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In a prospective cohort study, we compared a 2-swabs-per-nostril 5% iodophor regimen with a 1-swab-per-nostril 10% iodophor regimen on methicillin-resistant Staphylococcus aureus carriage in nursing-home residents. Compared with baseline, both single-swab and double-swab regimens resulted in an identical 40% reduction in nasal carriage and 60% reduction in any carriage, skin or nasal.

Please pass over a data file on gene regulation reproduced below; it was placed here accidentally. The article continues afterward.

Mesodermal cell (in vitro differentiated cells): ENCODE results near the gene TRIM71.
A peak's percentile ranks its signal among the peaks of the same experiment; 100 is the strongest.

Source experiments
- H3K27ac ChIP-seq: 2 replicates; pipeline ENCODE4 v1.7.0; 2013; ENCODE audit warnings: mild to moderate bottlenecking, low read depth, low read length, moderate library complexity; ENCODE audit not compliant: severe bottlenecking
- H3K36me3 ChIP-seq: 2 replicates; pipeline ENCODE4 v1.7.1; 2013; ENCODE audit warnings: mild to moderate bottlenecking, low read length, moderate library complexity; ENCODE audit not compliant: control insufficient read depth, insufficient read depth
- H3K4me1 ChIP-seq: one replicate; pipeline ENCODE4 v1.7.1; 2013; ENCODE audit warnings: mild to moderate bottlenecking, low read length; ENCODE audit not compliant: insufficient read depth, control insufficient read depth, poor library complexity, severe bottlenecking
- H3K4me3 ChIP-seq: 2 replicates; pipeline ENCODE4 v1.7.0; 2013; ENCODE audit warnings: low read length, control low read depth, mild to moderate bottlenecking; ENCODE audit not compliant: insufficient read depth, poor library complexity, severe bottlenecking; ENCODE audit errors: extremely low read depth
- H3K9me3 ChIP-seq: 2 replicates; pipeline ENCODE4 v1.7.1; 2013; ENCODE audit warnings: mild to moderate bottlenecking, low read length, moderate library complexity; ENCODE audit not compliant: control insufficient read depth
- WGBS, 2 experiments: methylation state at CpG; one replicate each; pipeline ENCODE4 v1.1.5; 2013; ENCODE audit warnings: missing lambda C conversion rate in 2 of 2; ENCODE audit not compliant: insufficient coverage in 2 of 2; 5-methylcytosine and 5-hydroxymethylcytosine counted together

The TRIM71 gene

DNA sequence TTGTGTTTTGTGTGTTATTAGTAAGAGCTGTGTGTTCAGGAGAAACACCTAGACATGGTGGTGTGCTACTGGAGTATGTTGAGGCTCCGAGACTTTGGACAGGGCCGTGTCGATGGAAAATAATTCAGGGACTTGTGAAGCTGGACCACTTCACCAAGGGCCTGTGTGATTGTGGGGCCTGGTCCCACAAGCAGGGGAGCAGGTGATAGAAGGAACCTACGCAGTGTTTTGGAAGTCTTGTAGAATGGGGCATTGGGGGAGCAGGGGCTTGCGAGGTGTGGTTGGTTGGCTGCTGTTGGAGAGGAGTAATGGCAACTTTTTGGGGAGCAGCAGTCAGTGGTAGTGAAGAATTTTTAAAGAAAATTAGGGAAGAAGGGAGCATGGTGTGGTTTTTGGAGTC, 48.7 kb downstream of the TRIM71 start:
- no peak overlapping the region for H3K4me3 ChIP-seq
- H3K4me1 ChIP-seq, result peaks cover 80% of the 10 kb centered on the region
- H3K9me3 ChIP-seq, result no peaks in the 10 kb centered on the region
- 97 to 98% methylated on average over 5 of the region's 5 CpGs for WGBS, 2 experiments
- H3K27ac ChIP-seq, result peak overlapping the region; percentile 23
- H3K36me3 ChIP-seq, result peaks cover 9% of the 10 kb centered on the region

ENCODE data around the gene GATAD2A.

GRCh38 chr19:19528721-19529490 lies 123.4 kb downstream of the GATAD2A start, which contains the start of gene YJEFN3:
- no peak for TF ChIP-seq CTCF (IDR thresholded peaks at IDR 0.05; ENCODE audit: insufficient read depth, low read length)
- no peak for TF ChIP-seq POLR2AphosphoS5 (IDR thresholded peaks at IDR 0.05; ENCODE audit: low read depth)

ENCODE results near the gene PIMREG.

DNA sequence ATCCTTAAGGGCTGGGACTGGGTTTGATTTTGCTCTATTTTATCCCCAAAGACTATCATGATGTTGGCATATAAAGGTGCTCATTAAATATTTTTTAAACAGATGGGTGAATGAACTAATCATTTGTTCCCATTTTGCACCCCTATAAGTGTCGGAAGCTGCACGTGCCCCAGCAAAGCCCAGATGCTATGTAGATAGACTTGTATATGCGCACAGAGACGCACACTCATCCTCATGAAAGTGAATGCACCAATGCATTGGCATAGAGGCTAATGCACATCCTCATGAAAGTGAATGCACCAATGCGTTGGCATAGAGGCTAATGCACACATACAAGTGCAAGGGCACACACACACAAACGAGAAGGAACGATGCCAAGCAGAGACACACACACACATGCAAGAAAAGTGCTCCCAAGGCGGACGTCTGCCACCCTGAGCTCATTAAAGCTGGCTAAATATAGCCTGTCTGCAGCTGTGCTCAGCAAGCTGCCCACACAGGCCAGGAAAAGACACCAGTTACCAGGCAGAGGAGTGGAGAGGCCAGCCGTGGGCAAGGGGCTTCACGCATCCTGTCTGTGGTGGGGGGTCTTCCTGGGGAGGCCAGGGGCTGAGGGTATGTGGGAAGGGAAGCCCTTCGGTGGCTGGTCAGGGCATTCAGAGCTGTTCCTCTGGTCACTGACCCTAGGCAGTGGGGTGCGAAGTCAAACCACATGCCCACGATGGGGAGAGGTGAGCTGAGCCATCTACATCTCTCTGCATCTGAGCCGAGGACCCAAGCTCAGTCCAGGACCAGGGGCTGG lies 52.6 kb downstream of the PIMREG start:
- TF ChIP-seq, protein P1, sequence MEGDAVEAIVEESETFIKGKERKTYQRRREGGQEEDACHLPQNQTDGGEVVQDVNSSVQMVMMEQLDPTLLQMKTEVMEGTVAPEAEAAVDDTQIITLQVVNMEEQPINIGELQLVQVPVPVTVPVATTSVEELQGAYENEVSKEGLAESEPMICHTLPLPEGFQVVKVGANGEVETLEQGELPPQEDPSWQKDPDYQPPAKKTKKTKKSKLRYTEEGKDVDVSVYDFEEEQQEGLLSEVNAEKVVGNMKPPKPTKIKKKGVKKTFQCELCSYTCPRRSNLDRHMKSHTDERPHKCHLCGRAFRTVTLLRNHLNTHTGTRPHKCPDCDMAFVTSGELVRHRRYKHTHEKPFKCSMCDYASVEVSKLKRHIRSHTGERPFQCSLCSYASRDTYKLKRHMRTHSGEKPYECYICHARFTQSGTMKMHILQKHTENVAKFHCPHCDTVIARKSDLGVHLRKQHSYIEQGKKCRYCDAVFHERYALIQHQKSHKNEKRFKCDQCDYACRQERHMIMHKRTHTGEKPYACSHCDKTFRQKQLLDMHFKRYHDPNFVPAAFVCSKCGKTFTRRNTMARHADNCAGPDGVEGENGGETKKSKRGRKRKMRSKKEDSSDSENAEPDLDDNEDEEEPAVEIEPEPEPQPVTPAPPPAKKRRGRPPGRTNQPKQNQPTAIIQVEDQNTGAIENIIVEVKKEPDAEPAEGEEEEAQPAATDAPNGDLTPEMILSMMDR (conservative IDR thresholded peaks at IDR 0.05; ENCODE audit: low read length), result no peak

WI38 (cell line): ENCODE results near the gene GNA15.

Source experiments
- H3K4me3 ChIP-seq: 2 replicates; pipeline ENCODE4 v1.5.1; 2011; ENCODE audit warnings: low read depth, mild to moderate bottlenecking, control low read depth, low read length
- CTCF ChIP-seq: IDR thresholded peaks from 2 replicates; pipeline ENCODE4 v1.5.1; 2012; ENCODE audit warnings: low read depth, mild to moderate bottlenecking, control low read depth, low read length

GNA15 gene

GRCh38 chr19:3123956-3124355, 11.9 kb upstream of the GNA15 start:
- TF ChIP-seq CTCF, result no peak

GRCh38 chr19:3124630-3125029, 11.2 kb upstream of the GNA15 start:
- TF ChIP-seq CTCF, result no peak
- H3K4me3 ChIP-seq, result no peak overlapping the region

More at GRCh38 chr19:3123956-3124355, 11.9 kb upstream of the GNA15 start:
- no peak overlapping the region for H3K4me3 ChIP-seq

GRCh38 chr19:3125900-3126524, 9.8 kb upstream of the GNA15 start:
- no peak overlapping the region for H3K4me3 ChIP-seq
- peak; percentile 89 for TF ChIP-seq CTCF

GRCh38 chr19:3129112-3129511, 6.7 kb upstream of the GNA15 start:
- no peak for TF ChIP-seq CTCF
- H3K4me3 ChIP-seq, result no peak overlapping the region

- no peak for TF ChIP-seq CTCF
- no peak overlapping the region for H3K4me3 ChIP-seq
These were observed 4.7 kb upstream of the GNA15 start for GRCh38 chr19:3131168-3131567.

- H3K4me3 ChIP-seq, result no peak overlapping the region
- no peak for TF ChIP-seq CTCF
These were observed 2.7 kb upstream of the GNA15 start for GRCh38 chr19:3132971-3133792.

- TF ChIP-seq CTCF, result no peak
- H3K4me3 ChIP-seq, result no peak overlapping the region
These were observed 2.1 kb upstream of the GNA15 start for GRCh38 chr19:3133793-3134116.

Background: More than half of nursing home (NH) residents harbor a multidrug-resistant organism (MDRO), and MDRO contamination of the environment is common. Whether NH decolonization of residents reduces MDRO contamination remains unclear. The PROTECT trial was a cluster-randomized trial of decolonization versus routine care in 28 California NHs from April 2017 through December 2018. Decolonization involved chlorhexidine bathing plus nasal iodophor (Monday–Friday, every other week), and it reduced resident nares and skin MDRO colonization by 36%. Methods: We swabbed high-touch objects in resident rooms and common areas for MDROs before and after the 3-month decolonization phase-in (April–July 2017). Five high-touch objects (bedrail, call button and TV remote, doorknob, light switch, and bathroom handles) were swabbed in 3 resident rooms per NH based on care needs (Alzheimer’s disease and related dementias (ADRD), ie, total care; ADRD, ambulatory care; and short stay). Five high-touch objects were also swabbed in the common area (nursing station, table, chair, railing, and drinking fountain). Swabs were processed for methicillin-resistant S. aureus (MRSA), vancomycin-resistant Enterococcus (VRE), extended-spectrum β-lactamase (ESBL) producing Enterobacteriaceae, and carbapenem-resistant Enterobacteriaceae (CRE). We used generalized linear mixed models to assess the impact of decolonization on MDRO environmental contamination when clustering by NH and room and adjusting for room type and object because unclustered and unadjusted results are likely to be inaccurate. Results: A high proportion of rooms were contaminated with any MDRO in control NHs: 43 of 56 (77%) in the baseline period and 46 of 56 (82%) in the intervention period. In contrast, decolonization NHs had similar baseline contamination (45 of 56, 80%) but lower intervention MDRO contamination (29 of 48, 60%). When evaluating the intervention impact using multivariable models, decolonization was associated with significantly less room contamination for any MDRO (OR, 0.25; 95% CI, 0.06–0.96; P = .04) and MRSA (OR, 0.16; 95% CI, 0.05–0.55; P = .004) but nonsignificant reductions in VRE contamination (OR, 0.86; 95% CI, 0.23–3.13) and ESBL contamination (OR, 0.13; 95% CI, 0.01–1.62). CRE was not modeled due to rare counts (2 rooms total). In addition, room type was important, with common areas associated with 5-fold, 9-fold, and 3-fold higher contamination with any MDRO, MRSA, and VRE, respectively, compared with short-stay rooms. Conclusions: The high burden of MDROs in NHs calls for universal prevention strategies that can protect all residents. Although decolonization was associated with an 84% reduction in odds of MRSA contamination of inanimate room objects, significant reductions in VRE or ESBL contamination were not seen, possibly due to the lower proportion of baseline contamination due to these organisms. Multimodal strategies are needed to address high levels of MDRO contamination in NHs.